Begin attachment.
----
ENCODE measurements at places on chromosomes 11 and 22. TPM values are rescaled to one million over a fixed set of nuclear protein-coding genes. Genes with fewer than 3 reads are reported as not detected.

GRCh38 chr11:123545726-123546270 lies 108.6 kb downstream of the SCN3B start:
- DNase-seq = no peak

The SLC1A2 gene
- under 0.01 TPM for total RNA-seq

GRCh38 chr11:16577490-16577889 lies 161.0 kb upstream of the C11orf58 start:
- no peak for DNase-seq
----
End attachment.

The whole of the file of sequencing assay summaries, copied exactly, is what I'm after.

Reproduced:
ENCODE measurements at places on chromosomes 11 and 22. TPM values are rescaled to one million over a fixed set of nuclear protein-coding genes. Genes with fewer than 3 reads are reported as not detected.

GRCh38 chr11:123545726-123546270 lies 108.6 kb downstream of the SCN3B start:
- DNase-seq = no peak

The SLC1A2 gene
- under 0.01 TPM for total RNA-seq

GRCh38 chr11:16577490-16577889 lies 161.0 kb upstream of the C11orf58 start:
- no peak for DNase-seq